Country Matters: Such bacon as dreams are made on

Click to follow
The Independent Online
WHEN did you last find a piece of decent bacon? Goaded by poor, soft textures and lack of flavour, I set sail for deepest Wiltshire, and in particular for Sandridge Farm, near the village of Bromham, where Roger Keen and his wife, Rosemary, have made a spirited effort to re-establish techniques and standards of yesteryear.

It was clear at once that the Keens know what they are up to. Roger, a stocky, apple-cheeked man of about 50, was born and bred on the 300-acre farm. Not only does he cure bacon and hams: he rears the pigs, thus giving himself control over every phase of the operation.

His 300 breeding sows live outside in summer, but spend the winter indoors, for the land is so heavy and wet that they would churn it to a morass if they remained in the fields. Their diet is a mixture of ground wheat (grown on the farm), soya meal, wheat feed (a form of bran) and whey, which comes up by tanker from the cheese farms of Somerset. The meat pigs go for slaughter to an abattoir less than a mile away, which ensures minimum travel and stress.

Twenty years ago Bromham was surrounded by curing factories - at Chippenham, at Calne and in other country towns, for Wiltshire has long been famous as a source of bacon; but then, one by one, the factories began to close down, and it was this steady erosion of outlets that prompted the Keens to process their meat themselves. Until five years ago, Roger had cured bacon only as a hobby, but then he took advantage of the Government's first schemes designed to encourage diversification, and went into the business as a professional. Luckily, he was able to recruit several skilled men who had lost their jobs in the closure of other establishments, notably Paul Clapp, the curing manager, who had spent 20 years at the Royal Wiltshire Bacon Factory in Chippenham.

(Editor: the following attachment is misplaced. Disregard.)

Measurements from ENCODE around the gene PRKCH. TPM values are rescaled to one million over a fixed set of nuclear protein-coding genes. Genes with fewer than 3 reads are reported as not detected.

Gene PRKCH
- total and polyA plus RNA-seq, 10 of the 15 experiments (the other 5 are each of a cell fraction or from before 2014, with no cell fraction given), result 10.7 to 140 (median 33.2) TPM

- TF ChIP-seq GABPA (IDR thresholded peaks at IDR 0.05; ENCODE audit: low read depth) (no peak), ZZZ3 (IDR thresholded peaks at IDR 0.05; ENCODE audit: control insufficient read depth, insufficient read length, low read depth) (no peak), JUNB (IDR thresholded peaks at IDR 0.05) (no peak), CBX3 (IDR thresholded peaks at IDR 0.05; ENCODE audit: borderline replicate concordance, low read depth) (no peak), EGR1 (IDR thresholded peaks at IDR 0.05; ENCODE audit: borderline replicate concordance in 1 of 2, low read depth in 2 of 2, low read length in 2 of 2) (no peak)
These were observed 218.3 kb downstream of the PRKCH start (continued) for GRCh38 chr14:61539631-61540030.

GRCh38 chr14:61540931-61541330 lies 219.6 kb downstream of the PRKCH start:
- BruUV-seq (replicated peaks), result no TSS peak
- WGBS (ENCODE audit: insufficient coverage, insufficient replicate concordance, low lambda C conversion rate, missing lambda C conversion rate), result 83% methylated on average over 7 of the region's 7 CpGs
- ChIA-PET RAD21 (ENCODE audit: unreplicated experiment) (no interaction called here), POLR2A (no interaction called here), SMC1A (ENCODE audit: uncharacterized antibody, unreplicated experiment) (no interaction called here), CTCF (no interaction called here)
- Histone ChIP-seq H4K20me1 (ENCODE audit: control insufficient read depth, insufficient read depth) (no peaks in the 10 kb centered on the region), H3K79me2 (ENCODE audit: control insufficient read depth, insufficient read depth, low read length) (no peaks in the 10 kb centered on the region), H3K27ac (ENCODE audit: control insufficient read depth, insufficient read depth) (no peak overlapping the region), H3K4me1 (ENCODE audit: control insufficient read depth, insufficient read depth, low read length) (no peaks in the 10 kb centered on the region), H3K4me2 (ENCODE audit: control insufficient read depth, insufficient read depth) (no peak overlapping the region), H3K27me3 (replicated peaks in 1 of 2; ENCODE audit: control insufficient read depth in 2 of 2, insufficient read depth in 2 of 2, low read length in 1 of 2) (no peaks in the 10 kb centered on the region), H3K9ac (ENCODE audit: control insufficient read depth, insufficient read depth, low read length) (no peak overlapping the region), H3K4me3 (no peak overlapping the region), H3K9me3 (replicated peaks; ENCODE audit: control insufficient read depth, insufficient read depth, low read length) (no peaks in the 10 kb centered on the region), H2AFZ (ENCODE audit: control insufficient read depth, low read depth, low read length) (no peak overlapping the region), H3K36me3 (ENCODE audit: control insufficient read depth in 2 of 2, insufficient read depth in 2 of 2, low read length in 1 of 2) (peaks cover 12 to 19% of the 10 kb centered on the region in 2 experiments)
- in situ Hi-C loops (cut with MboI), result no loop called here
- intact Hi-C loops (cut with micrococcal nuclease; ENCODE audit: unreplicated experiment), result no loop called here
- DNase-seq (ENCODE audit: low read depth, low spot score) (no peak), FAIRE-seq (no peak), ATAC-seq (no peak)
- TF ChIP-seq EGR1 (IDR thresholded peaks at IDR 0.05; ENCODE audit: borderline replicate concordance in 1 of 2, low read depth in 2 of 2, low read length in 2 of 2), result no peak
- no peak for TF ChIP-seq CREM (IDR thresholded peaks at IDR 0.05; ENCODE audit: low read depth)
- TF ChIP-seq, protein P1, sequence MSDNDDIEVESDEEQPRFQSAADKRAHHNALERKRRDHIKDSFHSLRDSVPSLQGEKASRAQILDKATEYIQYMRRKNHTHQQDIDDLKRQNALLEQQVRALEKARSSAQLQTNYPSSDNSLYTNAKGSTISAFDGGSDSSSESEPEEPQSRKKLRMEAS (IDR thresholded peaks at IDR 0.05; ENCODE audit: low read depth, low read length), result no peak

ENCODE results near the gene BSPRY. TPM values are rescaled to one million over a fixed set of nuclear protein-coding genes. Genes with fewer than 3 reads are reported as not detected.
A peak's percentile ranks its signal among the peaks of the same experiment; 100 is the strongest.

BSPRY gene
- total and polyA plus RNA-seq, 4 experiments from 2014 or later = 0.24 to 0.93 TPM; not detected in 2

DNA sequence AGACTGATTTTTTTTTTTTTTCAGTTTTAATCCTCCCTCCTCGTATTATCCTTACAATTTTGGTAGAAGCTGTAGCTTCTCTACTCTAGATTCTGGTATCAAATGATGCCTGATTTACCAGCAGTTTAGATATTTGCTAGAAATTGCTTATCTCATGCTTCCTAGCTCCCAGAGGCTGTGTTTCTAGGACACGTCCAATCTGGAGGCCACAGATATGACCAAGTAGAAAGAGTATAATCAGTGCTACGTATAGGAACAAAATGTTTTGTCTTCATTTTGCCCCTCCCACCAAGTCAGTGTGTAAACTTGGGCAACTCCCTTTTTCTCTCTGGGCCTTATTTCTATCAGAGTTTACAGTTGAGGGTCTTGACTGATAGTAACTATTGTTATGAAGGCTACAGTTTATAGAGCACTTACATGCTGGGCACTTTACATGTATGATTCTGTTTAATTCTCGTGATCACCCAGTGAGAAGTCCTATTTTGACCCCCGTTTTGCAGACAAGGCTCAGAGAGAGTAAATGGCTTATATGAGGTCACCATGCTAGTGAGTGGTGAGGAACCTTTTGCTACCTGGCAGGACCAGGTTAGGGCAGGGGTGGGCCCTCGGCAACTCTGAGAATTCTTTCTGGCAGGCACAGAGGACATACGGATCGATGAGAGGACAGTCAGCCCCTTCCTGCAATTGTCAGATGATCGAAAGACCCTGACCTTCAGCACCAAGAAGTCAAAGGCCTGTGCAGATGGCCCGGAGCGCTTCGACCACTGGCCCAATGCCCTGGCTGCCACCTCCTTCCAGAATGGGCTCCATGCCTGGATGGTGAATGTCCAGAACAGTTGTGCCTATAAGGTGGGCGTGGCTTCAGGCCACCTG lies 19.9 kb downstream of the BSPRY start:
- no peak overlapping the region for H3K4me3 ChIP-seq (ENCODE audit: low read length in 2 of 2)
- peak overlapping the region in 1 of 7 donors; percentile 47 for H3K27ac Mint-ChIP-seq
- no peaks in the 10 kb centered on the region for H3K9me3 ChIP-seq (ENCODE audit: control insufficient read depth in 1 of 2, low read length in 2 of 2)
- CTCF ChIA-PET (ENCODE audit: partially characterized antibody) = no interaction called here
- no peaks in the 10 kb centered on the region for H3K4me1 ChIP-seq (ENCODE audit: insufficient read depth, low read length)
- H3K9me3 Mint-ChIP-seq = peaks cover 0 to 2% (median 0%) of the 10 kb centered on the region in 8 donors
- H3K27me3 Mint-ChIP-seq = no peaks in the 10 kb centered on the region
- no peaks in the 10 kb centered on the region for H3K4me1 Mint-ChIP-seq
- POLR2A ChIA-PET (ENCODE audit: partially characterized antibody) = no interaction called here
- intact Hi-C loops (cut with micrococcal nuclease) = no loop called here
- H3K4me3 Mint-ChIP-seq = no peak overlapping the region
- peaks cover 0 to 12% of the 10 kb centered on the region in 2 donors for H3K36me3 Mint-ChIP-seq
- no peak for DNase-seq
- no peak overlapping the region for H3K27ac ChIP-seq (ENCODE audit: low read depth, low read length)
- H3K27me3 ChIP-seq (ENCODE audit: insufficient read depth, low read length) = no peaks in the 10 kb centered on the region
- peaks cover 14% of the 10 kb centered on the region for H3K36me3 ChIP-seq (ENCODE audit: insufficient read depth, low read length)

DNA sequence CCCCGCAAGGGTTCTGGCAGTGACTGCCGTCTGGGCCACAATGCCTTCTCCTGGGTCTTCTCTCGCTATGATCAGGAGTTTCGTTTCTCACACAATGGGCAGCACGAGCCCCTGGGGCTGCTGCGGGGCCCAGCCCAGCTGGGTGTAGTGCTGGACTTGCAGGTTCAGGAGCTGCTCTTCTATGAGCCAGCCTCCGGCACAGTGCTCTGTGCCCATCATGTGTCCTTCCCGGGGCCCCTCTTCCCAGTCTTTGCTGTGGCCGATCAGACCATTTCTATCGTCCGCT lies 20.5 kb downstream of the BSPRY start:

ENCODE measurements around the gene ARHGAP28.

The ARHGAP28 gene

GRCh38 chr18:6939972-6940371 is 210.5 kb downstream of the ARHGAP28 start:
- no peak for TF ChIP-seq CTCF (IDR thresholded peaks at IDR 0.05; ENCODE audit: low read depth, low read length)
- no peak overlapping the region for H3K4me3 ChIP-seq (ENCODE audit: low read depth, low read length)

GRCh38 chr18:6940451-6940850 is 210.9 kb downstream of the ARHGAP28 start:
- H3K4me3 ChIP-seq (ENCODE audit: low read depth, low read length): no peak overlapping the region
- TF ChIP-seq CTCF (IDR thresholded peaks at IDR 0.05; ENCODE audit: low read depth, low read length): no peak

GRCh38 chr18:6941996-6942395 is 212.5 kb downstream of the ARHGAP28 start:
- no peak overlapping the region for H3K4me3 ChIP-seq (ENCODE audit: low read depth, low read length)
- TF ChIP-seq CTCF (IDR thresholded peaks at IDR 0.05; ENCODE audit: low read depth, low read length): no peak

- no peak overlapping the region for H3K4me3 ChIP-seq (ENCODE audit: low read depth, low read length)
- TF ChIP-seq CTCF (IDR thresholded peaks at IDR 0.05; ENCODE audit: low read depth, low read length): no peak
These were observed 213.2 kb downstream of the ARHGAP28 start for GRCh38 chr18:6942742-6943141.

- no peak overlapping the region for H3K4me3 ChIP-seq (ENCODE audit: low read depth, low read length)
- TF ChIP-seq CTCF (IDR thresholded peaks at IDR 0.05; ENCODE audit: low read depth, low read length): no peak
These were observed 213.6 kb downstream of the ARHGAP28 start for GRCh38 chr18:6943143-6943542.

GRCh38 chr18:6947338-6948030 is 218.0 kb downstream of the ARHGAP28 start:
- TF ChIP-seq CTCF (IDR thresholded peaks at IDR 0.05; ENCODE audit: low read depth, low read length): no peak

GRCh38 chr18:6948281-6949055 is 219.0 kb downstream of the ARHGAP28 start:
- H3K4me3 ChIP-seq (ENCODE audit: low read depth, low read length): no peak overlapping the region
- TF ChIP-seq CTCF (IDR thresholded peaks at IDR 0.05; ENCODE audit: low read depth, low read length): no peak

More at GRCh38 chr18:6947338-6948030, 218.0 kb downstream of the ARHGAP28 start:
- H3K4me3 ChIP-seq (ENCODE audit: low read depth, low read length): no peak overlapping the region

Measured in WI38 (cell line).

What ruins mass-produced bacon, Roger says, is haste. The trouble is not that old skills have been forgotten, but that accountants, demanding ever-higher output, force the curing cycle to be carried through far more quickly than it should. Hence the horrible process of multi-needle injection, in which brine is forced into the meat, leaving it saturated with water.

At Sandridge, whole sides of pig are immersed for four or five days in large tanks of brine - a solution of salt and water. The brine is everlasting - that is, it is continually monitored and topped up, but its basis is never changed.

During immersion, useful bacteria invade the meat and begin the curing process, during which the flesh changes colour from light pink to the dark red of true bacon. The speed of chemical reaction depends partly on temperature, and an important element of the process is that the temperature should be maintained constantly between 45 and 50 degrees. As Roger remarks, 'It's a bit like growing mushrooms. Unless you've got the temperature under control, you can't be sure what's happening.'

After their immersion, the sides are stacked in neat piles and left to dry for at least a week. Of course, they take up valuable space, and represent money doing nothing; but the delay is vital. This period of drying, airing and consolidation is just what mass-produced bacon does not get, and it makes all the difference.

At the end of 10 days or a fortnight, the green bacon is ready for dispatch to butchers, or for smoking. As Roger remarks, the term 'green', meaning unsmoked, is both unfortunate and fortunate: on the one hand, it carries a suggestion of mould and decay, and on the other, something healthy and sound environmentally.